Thomas Romney Robinson

Thomas Romney Robinson

Thomas Romney Robinson (1792-1882) was an Irish astronomer and physicist who made significant contributions to astronomy, meteorology, electricity, magnetism, turbines, air-pumps, fog signals, and balloons[6]. He was born in Dublin on April 23, 1792, and was a child prodigy, reading avidly by the time he was three, and having a book of his poetry published when he was only 13[6]. Robinson became Rector of Enniskillen and then Director of Armagh Observatory when he was 31[6].

Education and Career

Robinson’s technical and scientific interest developed rapidly as a schoolboy, and he took his BA at sixteen years old and became a fellow of Trinity College, Dublin at 21[3]. He was named after his father’s painting master, George Romney, and the family moved to Ireland, living first in Dublin, before moving to the north of Ireland, where they lived near Dromore under the patronage of Bishop Thomas Percy[2]. They then moved to Lisburn and later Belfast, where Thomas attended the Belfast Academy and took a great interest in physics and shipbuilding[3].

Robinson was the long-time director of the Armagh Astronomical Observatory, one of the chief astronomical observatories in the UK of its time[1]. With the help of Archbishop Beresford and his own innate enthusiasm for science, he obtained a number of new instruments and performed numerous observations[4]. He contributed several thousand pounds of his own money to refurbish the Observatory with the best instruments available[3].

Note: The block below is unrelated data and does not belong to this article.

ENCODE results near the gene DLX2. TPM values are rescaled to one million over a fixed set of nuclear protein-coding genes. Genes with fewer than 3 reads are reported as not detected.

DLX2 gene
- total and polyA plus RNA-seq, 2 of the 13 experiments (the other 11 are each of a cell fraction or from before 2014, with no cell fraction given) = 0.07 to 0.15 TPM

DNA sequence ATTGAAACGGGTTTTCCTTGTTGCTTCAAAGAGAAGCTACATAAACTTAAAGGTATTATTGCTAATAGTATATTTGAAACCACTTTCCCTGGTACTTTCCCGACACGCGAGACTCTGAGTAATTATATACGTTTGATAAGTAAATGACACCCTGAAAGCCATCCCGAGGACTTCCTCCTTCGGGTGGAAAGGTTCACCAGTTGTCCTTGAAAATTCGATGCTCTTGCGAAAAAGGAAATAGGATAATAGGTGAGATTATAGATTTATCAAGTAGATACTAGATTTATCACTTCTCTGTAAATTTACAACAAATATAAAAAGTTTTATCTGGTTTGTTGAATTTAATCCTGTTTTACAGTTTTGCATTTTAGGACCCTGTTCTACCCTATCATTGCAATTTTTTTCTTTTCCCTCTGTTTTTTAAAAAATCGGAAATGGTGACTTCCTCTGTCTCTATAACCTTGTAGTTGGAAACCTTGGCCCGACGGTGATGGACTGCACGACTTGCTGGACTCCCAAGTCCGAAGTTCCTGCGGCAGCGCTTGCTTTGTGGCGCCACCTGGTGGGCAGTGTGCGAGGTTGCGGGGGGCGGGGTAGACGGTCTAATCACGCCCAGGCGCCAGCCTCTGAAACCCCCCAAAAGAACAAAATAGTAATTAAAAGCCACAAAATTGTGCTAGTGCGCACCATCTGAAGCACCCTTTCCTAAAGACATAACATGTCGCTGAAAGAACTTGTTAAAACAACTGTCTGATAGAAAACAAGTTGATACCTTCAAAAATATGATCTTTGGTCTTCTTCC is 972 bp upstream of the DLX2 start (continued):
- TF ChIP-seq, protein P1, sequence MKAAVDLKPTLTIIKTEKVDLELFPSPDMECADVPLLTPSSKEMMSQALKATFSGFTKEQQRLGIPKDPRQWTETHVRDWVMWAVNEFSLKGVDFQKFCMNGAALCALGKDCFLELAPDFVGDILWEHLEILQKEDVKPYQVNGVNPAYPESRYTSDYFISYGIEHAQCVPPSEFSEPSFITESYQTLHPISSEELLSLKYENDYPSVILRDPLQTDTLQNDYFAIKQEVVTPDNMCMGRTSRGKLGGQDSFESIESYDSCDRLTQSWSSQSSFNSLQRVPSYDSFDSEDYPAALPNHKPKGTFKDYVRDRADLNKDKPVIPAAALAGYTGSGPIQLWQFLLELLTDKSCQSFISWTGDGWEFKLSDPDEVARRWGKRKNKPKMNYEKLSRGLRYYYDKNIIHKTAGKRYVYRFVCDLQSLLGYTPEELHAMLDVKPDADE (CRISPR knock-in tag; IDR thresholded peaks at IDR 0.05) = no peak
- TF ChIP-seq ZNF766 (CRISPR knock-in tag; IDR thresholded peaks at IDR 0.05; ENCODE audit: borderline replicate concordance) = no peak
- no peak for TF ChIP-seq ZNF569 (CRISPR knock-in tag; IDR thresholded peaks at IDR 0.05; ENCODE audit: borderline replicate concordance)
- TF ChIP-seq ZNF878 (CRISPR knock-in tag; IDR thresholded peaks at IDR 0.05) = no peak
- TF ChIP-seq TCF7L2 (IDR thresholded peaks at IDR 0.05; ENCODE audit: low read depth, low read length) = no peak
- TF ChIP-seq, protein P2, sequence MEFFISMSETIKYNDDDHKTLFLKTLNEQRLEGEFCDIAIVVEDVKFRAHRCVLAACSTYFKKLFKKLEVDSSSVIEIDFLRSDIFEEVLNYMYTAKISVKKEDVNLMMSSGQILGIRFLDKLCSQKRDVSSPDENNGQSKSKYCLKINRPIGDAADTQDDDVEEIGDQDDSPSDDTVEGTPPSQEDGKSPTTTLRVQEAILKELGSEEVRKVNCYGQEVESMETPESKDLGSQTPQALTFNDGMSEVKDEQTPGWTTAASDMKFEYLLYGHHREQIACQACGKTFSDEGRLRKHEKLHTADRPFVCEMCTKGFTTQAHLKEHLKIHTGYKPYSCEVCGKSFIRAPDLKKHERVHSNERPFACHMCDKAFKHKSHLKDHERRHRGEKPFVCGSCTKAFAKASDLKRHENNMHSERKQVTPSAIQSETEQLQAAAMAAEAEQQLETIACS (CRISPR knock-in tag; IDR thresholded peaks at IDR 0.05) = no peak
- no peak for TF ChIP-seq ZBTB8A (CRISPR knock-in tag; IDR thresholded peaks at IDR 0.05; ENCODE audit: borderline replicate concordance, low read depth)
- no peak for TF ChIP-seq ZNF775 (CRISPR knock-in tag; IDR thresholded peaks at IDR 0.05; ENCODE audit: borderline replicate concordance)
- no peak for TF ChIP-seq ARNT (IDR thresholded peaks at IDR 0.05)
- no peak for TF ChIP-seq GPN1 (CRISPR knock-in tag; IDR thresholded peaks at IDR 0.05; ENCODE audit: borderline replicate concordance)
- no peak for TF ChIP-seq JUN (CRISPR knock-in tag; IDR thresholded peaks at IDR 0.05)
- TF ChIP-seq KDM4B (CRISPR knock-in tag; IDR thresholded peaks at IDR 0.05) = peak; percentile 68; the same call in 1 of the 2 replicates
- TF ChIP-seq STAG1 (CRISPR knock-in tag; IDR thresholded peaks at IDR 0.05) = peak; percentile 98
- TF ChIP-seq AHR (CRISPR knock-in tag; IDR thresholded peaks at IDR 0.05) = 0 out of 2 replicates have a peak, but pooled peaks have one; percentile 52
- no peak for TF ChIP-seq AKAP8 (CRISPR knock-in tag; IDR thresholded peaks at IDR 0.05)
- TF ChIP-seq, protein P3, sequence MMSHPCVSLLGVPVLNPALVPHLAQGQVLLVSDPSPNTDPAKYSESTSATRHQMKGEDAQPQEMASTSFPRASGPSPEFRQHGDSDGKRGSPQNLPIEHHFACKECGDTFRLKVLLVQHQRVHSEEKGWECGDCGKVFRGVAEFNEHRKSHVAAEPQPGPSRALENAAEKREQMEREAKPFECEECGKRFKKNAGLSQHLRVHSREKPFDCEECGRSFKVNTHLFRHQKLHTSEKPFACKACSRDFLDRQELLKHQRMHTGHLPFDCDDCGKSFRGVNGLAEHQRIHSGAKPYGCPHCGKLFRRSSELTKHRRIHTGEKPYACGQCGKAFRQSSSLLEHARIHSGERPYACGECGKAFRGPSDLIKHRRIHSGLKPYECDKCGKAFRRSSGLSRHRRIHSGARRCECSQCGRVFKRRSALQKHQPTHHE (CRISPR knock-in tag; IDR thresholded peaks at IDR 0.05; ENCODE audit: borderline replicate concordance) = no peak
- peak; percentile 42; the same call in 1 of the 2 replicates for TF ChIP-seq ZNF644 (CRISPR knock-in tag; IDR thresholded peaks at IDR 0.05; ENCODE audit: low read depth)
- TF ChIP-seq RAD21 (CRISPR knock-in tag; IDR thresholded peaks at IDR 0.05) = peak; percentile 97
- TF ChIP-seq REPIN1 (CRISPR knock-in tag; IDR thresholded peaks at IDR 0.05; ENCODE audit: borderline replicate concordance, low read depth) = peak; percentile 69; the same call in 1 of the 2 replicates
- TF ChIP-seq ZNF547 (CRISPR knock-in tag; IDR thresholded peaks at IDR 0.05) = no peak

Contributions to Science

Robinson is remembered as the inventor of the 4-cup anemometer[1]. He also contributed many papers on astronomy and a range of topics in physics to the journals of several societies, of some of which he was an active member[2]. Robinson made significant contributions to astronomy, including the construction of a 6-foot diameter speculum mirror for the Armagh Observatory’s reflecting telescope[3].

Robinson’s most significant contribution to astronomy was his work on star positions. He spent 25 years making rigorous and tedious observations, many of them made by Robinson himself, and published the Armagh Catalogue of Stars in 1859[2]. This enormous body of work was the result of twenty-five years of rigorous and tedious observations, many of them made by Robinson himself, and it is largely for this catalogue that he was awarded the Royal Medal of the Royal Society in 1862[2].

Robinson was also involved in the construction of Lord Rosse’s giant telescope, one of Ireland’s greatest contributions to science, and for 60 years the largest in the world[5].


Robinson died suddenly on February 28, 1882, at his home near the observatory[4]. His collection of rare and antiquarian books and all his papers are in the archives of Armagh observatory library[4]. Robinson’s legacy is significant, and he is remembered as a remarkable man of many interests who made significant contributions to science, particularly in the field of astronomy[3].